Is the internet killing democracy?

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Standing as we are with our nose so tightly pressed against the glass, it’s impossible to know what exactly the current, crazy presidential election will mean, not just for American, democracy, but for the future of democracy itself. Of course, much of this depends on the actual outcome of the election, when the American public will either chose to cling to a system full of malware,  corrupted and buggy, yet still functional, or risk everything on a hard reboot. This would include the risk that we might never be able to reset the clock to the time before we had plunged over the abyss and restore an order that while outdated, ill-designed, and running up against the limits of both still managed to do the job.

Then again, even if Americans don’t go for a hard reboot, that we is avoid electing Trump, it might not be the end of the sort of virus, or even Trojan Horse, his near election had represented. Perhaps instead we’re only at the beginning of the process where the internet breaks democracy.

In less than six weeks we’ll learn a number of very important things about the impact of the 21st century communications technologies on democracy, including how such technologies are likely to be used in elections. For one, we’ll learn whether the centralized, data driven and highly targeted type of voter mobilization pioneered by the Obama reelection campaign in 2012- and now being replicated by Hillary Clinton- is more effective than the kind of shoestring budget, crowd-seeding strategy of Trump which has been technological in the sense that it takes advantage of the major weakness of our age of balkanized media, namely its inability to hold our attention, and thus its over reliance on scandalous behavior to capture our eyes and ears. Trump has also deftly used platforms such as Twitter to do an end run around established media and political institutions. His campaign is a kind of tabloid-addicted media, Twitter enabled coup against the dominant elites, first, of the GOP, and ultimately of the country itself. And neither the elites nor the rest of us non-elites praying for a Trump defeat would necessarily be completely out of the woods should Clinton actually win the election.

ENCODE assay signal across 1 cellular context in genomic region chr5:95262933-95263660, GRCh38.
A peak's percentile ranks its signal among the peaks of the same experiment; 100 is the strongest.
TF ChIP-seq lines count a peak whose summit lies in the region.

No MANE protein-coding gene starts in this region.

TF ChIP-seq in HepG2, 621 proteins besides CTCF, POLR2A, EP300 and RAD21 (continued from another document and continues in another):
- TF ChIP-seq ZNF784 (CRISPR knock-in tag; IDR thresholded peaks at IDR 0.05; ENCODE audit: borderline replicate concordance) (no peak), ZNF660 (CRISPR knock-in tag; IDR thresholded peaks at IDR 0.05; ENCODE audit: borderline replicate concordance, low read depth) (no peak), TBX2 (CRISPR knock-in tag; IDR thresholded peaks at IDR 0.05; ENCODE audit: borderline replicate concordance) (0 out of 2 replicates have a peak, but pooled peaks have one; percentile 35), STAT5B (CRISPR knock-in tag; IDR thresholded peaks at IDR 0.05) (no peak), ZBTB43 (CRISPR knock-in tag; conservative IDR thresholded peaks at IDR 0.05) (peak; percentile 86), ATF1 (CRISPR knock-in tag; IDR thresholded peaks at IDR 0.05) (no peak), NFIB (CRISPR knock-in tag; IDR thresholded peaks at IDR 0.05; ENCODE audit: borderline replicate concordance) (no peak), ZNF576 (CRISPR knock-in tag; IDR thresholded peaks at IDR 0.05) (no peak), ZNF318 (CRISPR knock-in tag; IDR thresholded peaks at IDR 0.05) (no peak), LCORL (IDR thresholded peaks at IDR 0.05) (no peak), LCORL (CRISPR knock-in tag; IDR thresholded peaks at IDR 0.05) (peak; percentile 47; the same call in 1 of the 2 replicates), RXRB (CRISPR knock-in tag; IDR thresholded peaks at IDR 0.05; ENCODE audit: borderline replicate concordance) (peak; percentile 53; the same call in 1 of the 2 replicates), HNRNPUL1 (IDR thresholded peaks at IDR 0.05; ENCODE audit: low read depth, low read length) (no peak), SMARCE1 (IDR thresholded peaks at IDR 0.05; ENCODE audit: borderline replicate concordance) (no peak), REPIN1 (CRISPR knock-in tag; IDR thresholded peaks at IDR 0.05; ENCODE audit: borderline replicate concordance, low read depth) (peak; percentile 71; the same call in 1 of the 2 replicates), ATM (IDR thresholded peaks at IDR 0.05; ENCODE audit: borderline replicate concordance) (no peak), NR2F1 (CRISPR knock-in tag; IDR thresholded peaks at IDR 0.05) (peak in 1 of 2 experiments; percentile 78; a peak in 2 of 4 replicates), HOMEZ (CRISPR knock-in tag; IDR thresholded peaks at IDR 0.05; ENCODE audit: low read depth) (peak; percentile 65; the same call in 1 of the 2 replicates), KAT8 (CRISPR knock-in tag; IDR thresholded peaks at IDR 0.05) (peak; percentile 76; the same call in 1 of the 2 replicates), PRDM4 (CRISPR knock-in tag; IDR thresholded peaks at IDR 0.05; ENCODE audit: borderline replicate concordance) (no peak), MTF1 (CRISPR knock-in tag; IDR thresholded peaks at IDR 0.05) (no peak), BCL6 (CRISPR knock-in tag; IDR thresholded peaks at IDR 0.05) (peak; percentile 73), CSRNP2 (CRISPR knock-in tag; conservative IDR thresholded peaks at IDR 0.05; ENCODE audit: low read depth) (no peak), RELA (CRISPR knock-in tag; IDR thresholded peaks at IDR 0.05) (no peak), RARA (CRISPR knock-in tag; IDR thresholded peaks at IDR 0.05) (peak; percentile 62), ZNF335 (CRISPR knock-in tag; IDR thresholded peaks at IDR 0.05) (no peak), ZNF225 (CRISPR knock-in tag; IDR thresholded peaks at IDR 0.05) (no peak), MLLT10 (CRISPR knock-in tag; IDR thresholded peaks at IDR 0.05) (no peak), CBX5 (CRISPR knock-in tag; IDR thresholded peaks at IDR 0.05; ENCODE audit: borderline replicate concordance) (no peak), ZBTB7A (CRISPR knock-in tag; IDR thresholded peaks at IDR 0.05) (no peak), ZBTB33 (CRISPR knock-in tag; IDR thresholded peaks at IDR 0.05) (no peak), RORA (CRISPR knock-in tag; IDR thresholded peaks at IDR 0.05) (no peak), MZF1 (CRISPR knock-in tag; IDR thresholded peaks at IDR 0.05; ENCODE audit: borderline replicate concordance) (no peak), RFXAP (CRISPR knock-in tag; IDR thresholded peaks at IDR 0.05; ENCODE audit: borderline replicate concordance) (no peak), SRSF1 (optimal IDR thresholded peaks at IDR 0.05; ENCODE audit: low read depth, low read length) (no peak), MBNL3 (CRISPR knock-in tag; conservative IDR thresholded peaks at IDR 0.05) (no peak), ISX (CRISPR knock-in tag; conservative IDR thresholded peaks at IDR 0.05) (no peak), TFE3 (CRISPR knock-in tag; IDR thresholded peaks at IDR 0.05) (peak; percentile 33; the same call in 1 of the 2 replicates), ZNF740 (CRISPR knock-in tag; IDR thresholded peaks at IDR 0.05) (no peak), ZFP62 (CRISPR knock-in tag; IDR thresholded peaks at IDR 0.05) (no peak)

A few months back, in the small city of Altoona Pennsylvania, not far from where I live, Trump gave a speech in which he said that the only way Clinton could win the election was if it was “rigged”. From the perspective of those located in the post-industrial wasteland that comprises much of Pennsylvania  the idea that a Clinton victory is only possible through some type of conspiracy will make a great deal of sense. On the street I live on, perhaps one out of every four homes sprouts a Trump sign. The rest of the town is like that as are many of the small communities between here and Schuylkill county, where Trump’s usual catchphrase “Make America Great Again”, is often replaced with “Trump digs coal”.

Once while driving home from work my eyes nearly popped out of my head as I thought I had spotted a Hillary sign on a local lawn. It ended up being a poster that read “Hillary for Prison.” In all of my travels throughout the state I have seen only two actual “Vote Hillary” signs, and both of them were in the progressive, prosperous bubble of State College. If I didn’t actually trust in much of what the media tells me, and never traveled beyond the Pennsylvania rust belt, I’d guess Trump would beat Clinton in a landslide. I wonder what many of my neighbors will think when he doesn’t.